Stratasys, another hardware-centric manufacturer that opened an on-demand parts manufacturing service has only very recently shifted its focus to include more services capabilities. Historically, revenue from its services reporting segment has been relatively small (between ten and fifteen percent on average) and declining over the last three years. However, the recent purchase of Solid Concepts and Harvest Technologies should add an additional $60 to $100 million in annual revenue to the services segment in 2014, further establishing the convergence of the two models.

Now lets look at two Photizo Group charts that track services revenue from the traditionally service-centric providers voxeljet and ExOne. Clearly, growth of services in these companies has been outpaced by rapid growth in the direct sale of additive manufacturing systems.


3d 2


3d 3

The motivations for such a convergence likely vary from provider to provider. Additionally, not all vendors operate some type of 3D printed parts service. Some manufacturers of industrially focused high-end additive manufacturing systems prefer to operate in a hardware-centric manner (such as Arcam).

In some cases, 3D parts services can provide a consistent and more predictable stream of revenue where system sales may have a 6- to 12-month (or longer) sales cycle. Other manufacturers use global parts services as a way to build potential customers for hardware sales. After all, introducing end users to the benefits of 3D printing through custom parts is often more effective than selling a system directly to a new customer.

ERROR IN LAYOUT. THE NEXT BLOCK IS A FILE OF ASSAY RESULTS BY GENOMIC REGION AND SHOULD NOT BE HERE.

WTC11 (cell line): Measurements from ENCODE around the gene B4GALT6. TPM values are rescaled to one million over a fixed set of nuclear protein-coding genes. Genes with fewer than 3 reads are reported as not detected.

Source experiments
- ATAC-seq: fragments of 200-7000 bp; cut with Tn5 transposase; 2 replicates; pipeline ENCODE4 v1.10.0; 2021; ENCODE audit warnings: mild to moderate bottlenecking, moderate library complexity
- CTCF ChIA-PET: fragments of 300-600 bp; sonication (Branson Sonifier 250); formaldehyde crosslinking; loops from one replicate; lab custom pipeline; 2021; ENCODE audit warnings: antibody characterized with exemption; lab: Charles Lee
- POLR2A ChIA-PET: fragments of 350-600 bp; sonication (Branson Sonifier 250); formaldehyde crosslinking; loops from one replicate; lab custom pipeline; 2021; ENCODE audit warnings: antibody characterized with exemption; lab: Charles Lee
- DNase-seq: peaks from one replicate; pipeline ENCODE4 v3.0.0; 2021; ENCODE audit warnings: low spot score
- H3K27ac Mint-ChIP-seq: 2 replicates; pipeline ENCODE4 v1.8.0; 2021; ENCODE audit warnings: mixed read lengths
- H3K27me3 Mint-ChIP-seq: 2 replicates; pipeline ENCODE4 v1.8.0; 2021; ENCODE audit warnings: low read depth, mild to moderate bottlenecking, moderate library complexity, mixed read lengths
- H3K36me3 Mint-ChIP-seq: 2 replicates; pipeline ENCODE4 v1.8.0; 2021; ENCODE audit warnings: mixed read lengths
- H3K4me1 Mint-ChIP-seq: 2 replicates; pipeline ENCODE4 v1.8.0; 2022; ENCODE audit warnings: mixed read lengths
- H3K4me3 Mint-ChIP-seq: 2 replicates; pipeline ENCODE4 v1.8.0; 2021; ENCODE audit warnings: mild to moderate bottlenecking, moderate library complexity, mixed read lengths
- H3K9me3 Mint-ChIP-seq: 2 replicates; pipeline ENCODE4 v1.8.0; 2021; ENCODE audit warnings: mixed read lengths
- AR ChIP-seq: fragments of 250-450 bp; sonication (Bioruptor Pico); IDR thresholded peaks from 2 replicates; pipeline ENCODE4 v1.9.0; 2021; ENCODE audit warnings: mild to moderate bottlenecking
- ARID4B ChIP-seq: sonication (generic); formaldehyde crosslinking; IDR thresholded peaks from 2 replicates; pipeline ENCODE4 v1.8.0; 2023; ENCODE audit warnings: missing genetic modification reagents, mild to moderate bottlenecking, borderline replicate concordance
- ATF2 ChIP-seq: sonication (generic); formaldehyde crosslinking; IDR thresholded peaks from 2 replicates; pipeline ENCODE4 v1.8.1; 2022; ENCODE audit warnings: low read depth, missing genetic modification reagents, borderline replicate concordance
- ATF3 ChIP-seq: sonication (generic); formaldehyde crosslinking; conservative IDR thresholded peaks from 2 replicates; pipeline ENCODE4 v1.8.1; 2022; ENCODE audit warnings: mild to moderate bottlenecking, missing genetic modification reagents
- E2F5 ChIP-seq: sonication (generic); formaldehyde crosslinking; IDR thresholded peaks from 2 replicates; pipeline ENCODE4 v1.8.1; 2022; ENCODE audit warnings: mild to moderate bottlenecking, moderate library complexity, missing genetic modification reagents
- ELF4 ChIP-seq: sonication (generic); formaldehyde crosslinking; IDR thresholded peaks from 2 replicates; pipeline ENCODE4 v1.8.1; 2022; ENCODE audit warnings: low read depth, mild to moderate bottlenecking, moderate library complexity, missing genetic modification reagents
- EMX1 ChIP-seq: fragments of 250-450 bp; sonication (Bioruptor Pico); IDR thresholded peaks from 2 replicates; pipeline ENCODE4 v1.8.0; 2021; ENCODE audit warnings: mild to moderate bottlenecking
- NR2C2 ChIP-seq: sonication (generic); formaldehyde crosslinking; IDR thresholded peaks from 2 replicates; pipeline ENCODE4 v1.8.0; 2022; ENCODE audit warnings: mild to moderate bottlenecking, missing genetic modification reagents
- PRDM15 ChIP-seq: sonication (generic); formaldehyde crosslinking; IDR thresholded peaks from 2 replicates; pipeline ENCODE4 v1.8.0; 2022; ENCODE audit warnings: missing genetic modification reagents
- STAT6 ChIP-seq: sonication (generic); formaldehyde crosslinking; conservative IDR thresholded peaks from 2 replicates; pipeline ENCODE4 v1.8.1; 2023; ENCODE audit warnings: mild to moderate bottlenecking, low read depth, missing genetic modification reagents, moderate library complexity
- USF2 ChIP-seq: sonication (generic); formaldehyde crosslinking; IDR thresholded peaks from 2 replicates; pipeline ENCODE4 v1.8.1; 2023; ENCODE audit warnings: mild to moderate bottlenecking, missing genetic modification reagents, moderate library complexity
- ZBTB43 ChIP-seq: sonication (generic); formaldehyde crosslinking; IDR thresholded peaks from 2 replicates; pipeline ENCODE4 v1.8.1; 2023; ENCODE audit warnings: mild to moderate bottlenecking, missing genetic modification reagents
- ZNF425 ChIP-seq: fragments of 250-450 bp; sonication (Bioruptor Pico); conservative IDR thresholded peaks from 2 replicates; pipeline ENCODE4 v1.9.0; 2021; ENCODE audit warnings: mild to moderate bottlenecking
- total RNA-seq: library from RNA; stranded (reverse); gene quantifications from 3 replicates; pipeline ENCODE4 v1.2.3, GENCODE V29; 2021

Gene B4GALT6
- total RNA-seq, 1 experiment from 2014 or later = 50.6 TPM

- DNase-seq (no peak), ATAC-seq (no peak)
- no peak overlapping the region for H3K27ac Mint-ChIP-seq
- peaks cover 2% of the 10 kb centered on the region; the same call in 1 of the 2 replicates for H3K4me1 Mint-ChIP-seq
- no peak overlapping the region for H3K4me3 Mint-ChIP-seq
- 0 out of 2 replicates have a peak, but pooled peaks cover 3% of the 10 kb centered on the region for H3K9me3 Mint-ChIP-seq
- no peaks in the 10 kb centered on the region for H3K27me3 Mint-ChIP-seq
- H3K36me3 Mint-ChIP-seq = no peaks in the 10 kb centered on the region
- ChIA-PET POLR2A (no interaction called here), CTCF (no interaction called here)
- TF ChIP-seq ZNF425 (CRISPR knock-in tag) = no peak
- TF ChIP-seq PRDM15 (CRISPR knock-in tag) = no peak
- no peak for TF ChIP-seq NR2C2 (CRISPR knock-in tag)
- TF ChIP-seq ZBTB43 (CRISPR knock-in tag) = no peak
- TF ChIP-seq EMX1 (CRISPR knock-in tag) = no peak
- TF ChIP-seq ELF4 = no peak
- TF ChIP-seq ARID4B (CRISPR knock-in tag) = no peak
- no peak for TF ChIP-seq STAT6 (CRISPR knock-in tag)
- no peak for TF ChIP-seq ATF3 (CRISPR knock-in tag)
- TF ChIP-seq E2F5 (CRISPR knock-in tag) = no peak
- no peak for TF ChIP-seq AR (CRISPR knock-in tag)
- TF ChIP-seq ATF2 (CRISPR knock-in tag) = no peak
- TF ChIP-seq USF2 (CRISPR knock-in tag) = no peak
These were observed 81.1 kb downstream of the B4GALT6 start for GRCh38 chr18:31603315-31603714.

On the other hand, industrial additive manufacturing companies are capitalizing on the increased adoption of 3D printing technology in various markets such as the aerospace, automotive, and medical industries to rapidly grow revenue by selling more systems to end users. The market for 3D services is competitive, and growing services revenue for complex, short-run parts can be challenging. More system sales mean rapid revenue growth levels that likely could not be achieved by services alone.




Manufacturers of all kinds of 3D printers and additive manufacturing systems are now finding that a flexible approach to engaging end customers is beneficial. While many offerings will continue to be more specialized, it is no coincidence that publicly-traded manufacturers are focused on multi-faceted efforts to reach new customers in new ways.

Hardware-centric companies may be motivated to evolve business models in part by the eventual threat of reduced consumables margins as third-party material suppliers begin to emerge. Conversely, service-centric firms are facing increased competition on local and global levels, and those companies that manufacturer AM systems may now be focusing on direct sales to customers as a way to continue to grow revenue quickly.

Regardless of the motivation, the outcome and conclusion are the same: the 3D printing industry continues to be in a state of rapid growth, which is motivating leading firms to think about their businesses in new ways.


This article is derived from Photizo Group’s Professional 3D Printing Competitive Intelligence Report, which is available for purchase on the Photizo Group web store here. All inquiries should be directed to